I believe that taking steps in the direction of big government, in the name of "giving the people what they want," will destroy this country. Those of you who think otherwise can go ahead and take the infuriatingly-stupid-on-so-many-levels advice of this expert from Denmark (as quoted in the CBS News article):

"Asked what he would advise Americans to do, the man said, 'Well, okay. I have an advice. Don't depend too much on the American dream. Yeah. I think you might get disappointed.'"


For the curious nerd in all of us.

Being the biggest book nerds either of us know, Cody and I have decided to start frequenting the library now that we are working to become debt-free. Frequent trips to the bookstore and the impulsive purchases that result from them will be a thing of the past, with the exception that the library tends to close much earlier than the bookstore, in which case you may find us in a Borders or B&N from time to time.

Anyway, I went on the Scottsdale Public Library Web site to find out what their hours were- and found a plethora of nerdy resources that just made my day. Hands down, the coolest part of their site was the Opposing Viewpoints link under the research tab, perfect for someone who's trying to decipher where he stands on the major issues of the day. You have to sign up to be a member, but what an awesome resource! I personally don't want to start arguing for or against something until I have at least a minor grasp on the other side's view. Check it out here.

Speaking of books, we will be selling a bunch of ours, among other things. If you have seen our office, you would know that we have quite the impressive library of our own. Stay tuned for a list of titles, prices and links to the publisher's or descriptions.


Bubble Pirate: Revisited.

An old blog post from September about a trip Katie and I took to see our fave band, Stampead (see link for Milk and Honey under "Currently Rockin'") written on 9/26/07. We may have different opinions on lots of things, but we do agree on one thing: we love each other! :)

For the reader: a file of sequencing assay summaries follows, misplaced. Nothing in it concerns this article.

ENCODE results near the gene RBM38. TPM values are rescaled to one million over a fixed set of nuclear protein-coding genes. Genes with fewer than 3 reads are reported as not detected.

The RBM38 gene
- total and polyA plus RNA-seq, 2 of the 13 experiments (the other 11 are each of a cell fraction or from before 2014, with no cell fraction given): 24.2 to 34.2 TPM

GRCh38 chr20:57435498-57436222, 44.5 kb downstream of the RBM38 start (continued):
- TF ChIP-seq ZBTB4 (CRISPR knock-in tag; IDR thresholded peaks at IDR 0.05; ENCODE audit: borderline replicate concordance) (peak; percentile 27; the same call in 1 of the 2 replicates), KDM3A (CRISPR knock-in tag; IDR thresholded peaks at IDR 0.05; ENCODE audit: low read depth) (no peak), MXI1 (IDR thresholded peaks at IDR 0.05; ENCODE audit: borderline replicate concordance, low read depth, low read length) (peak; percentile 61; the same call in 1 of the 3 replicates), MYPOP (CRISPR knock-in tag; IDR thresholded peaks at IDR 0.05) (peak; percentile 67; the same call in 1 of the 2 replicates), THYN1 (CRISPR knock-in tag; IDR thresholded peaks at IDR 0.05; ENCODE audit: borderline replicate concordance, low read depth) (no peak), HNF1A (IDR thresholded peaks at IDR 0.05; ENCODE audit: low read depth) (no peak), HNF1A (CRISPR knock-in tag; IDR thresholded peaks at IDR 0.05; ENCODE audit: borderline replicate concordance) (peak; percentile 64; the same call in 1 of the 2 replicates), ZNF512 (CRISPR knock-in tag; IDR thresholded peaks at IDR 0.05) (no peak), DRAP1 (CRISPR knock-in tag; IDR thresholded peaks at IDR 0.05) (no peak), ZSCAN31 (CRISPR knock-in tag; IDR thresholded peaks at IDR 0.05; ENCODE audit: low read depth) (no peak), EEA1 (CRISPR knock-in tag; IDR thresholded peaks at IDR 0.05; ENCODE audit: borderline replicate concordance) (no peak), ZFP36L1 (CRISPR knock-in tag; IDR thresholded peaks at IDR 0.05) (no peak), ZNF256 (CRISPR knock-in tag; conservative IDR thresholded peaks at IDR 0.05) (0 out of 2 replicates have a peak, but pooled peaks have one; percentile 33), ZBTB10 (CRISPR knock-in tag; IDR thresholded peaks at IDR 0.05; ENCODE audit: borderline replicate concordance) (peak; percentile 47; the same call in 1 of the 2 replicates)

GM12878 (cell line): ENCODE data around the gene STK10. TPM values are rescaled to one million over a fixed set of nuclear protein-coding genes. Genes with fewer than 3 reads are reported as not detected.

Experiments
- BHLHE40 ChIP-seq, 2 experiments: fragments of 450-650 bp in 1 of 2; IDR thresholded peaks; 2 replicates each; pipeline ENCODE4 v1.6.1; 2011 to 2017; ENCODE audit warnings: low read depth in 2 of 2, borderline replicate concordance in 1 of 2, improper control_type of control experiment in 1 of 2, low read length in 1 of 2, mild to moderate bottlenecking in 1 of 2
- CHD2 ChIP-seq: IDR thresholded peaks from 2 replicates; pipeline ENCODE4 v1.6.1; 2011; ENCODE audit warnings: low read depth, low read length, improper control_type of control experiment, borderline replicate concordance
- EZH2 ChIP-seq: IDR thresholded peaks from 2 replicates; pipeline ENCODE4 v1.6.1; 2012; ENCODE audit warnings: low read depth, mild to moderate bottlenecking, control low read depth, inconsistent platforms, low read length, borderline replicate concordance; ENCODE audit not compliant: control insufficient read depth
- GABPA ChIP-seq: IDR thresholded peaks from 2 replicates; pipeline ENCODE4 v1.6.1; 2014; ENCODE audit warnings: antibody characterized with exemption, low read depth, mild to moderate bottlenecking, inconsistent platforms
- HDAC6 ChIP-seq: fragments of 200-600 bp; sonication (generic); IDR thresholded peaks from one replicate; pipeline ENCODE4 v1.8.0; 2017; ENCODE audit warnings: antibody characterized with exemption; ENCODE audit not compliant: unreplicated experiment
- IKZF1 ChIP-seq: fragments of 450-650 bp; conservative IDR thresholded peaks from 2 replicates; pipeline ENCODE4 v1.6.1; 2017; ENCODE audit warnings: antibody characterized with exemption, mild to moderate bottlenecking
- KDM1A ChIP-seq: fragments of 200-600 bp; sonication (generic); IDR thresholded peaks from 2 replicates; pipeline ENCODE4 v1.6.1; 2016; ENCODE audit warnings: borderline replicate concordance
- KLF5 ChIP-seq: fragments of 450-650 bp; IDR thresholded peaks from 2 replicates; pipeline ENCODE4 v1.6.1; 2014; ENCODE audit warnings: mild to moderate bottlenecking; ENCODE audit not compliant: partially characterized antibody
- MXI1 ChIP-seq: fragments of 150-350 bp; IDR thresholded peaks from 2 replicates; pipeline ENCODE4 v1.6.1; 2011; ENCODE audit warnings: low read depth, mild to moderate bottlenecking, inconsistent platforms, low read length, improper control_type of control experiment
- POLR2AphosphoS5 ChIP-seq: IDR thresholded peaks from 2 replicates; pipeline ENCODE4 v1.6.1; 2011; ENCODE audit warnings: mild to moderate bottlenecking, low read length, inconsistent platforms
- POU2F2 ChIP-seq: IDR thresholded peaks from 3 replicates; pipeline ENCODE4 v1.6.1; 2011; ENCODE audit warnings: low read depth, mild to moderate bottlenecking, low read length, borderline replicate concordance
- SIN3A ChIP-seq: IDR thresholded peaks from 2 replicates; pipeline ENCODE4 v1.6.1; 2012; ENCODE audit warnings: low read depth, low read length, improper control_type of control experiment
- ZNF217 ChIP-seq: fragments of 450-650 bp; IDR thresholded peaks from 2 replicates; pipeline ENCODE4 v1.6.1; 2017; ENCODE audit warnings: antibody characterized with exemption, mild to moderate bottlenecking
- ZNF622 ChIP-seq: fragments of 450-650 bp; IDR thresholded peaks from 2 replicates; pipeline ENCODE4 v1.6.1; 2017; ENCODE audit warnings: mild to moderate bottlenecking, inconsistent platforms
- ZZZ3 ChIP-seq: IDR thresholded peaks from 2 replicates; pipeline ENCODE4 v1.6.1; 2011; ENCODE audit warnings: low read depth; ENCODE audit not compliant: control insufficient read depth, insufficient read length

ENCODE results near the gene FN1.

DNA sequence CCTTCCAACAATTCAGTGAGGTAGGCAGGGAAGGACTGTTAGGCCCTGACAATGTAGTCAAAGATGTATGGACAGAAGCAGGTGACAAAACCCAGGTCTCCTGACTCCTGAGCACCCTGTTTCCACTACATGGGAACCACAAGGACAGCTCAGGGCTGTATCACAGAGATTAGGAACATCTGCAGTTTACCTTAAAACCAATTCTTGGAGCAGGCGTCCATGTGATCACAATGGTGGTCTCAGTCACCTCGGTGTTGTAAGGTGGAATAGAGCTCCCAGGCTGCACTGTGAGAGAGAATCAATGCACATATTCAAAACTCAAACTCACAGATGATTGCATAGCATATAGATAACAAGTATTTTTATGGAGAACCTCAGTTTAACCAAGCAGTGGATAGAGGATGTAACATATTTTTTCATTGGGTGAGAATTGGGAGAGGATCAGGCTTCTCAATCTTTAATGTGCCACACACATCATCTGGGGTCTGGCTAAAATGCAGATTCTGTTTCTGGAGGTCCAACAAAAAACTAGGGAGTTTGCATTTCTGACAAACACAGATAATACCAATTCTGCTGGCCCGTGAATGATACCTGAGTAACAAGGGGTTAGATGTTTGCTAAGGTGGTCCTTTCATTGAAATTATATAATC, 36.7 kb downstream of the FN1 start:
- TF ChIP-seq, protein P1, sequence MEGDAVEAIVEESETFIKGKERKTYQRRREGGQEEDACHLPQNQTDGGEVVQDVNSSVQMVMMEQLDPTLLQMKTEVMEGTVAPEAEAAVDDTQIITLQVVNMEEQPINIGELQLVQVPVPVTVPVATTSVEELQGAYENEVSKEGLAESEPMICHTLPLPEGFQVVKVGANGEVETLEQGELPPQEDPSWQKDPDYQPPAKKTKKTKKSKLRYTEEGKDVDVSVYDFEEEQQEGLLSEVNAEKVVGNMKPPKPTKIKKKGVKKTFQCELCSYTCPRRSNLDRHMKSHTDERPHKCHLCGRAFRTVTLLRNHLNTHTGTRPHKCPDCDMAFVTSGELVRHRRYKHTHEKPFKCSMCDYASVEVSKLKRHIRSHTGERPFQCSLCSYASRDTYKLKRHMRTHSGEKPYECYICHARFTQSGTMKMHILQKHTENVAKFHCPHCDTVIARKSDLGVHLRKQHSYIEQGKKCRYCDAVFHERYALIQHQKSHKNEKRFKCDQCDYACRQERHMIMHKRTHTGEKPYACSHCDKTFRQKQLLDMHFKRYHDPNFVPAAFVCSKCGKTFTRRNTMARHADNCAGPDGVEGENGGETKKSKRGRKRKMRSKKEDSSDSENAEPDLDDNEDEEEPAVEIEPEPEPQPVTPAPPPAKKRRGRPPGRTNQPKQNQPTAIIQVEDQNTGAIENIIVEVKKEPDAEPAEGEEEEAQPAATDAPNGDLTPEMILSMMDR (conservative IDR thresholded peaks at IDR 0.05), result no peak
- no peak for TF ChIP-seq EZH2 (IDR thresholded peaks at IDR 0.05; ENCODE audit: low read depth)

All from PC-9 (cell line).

So there aren't many things that happen in my life that are all that blogworthy these days. Not that I live a completely boring existence… or maybe I do… it's just that the time isn't all there to sit down and partake in the blog antics of days of yore. However, I do want to take this opportunity to confess that I am a complete and total Band Aid, a la Almost Famous except without the sex and without traveling with the band, along with my trusty sidekick Katie, who has been there for some of the best memories of my life to date, i.e my 24th birthday, trips to Mexico and Flagstaff, and the subject of this particular blog, Sedona. Thanks, Katie.

from: Katie C.

to: Andrea E.

date: Sep 4, 2007 11:14 AM

subject: where are you???

did you get my retarded message about our boyfriend?!!!!!

i'm slightly excited. should i make the band a lasagna?

Now let me just clarify something: Katie and I are NOT stalkers. But we are polygamists. Or rather, we are obsessed with the show Big Love. Right around the time we were in Flagstaff in January, any guy we saw who we thought was cute became OUR boyfriend. This particular genre of men happens to include a dude in a band with a giant fro who can play the harmonica with all the passion of Beethoven, Hendrix and a rowdy presidential candidate debate rolled into one. You think I'm kidding, fine, you go watch Stampead live and see if you can ever look at a harmonica the same. After this weekend, I sure will never view the fall equinox the same. But, I digress.